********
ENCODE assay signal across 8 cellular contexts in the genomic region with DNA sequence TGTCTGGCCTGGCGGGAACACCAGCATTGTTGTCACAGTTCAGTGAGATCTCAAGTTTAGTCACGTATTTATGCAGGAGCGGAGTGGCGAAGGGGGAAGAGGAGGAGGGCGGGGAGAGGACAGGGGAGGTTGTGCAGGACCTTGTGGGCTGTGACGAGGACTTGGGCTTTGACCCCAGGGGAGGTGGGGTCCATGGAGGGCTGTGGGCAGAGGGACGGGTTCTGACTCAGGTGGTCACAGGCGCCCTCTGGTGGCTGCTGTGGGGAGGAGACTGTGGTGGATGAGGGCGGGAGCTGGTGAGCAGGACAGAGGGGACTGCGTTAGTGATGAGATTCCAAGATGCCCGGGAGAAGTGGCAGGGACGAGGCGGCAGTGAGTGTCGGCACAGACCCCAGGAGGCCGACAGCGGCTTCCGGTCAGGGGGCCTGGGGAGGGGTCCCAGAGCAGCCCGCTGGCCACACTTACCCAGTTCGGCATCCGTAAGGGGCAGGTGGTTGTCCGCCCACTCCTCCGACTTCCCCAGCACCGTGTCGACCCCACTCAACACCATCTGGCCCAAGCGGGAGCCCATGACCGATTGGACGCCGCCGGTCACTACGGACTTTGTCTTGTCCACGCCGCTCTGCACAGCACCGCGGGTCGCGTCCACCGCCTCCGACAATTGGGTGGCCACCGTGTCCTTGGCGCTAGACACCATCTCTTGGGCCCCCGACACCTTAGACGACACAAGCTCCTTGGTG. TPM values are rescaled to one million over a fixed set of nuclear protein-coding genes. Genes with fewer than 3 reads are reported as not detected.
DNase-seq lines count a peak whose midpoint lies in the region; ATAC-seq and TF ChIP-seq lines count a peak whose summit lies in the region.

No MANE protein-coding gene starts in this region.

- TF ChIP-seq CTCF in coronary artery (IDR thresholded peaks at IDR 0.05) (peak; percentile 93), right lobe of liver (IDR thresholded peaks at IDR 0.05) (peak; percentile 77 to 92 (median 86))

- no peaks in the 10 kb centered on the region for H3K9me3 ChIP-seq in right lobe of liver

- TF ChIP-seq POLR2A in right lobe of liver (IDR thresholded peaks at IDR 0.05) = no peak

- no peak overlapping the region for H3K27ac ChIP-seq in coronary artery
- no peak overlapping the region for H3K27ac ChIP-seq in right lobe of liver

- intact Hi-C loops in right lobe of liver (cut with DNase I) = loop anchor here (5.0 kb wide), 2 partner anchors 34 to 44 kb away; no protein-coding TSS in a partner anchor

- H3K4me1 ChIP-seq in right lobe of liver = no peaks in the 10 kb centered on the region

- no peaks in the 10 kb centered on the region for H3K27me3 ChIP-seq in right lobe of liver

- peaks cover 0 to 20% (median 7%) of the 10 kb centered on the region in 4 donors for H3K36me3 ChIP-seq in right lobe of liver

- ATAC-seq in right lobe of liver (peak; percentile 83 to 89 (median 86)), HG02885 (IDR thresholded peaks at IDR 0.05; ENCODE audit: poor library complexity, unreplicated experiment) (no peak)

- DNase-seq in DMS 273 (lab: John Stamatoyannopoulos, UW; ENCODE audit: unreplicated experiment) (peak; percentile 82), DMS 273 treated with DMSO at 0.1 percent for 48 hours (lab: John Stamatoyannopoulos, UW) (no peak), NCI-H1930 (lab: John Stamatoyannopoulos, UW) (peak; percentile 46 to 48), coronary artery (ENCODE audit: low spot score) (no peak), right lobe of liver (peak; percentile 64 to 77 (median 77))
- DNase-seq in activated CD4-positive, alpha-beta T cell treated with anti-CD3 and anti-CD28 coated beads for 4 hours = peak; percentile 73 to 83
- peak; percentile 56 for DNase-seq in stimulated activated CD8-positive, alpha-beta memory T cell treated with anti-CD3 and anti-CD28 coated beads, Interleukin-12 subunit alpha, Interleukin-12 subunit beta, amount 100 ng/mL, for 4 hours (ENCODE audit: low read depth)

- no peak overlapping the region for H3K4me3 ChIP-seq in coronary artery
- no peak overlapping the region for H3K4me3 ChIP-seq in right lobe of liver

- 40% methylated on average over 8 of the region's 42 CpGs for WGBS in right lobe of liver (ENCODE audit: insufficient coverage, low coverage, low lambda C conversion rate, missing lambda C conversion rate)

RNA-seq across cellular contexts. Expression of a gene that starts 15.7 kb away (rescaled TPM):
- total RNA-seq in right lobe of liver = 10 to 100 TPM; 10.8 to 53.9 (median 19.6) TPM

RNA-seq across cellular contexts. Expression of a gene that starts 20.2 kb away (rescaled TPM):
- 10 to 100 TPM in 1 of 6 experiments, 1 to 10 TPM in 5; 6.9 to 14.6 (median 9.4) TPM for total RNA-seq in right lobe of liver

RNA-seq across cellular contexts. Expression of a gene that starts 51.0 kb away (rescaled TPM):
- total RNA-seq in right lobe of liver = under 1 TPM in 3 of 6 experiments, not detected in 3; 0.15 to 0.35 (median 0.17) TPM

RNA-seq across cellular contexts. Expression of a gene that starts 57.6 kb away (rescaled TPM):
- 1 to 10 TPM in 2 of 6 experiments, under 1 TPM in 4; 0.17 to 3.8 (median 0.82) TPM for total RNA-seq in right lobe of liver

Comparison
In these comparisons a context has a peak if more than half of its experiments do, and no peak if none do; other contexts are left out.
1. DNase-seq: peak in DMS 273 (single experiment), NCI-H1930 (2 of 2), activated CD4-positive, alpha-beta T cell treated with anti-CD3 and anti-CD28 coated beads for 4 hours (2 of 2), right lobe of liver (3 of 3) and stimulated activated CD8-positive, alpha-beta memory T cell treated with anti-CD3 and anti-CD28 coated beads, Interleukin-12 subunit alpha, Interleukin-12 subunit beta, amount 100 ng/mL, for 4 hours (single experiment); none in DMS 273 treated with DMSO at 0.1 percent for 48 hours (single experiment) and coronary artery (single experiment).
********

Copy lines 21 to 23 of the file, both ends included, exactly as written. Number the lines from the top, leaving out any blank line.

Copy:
- total RNA-seq in right lobe of liver = 10 to 100 TPM; 10.8 to 53.9 (median 19.6) TPM

RNA-seq across cellular contexts. Expression of a gene that starts 20.2 kb away (rescaled TPM):
- 10 to 100 TPM in 1 of 6 experiments, 1 to 10 TPM in 5; 6.9 to 14.6 (median 9.4) TPM for total RNA-seq in right lobe of liver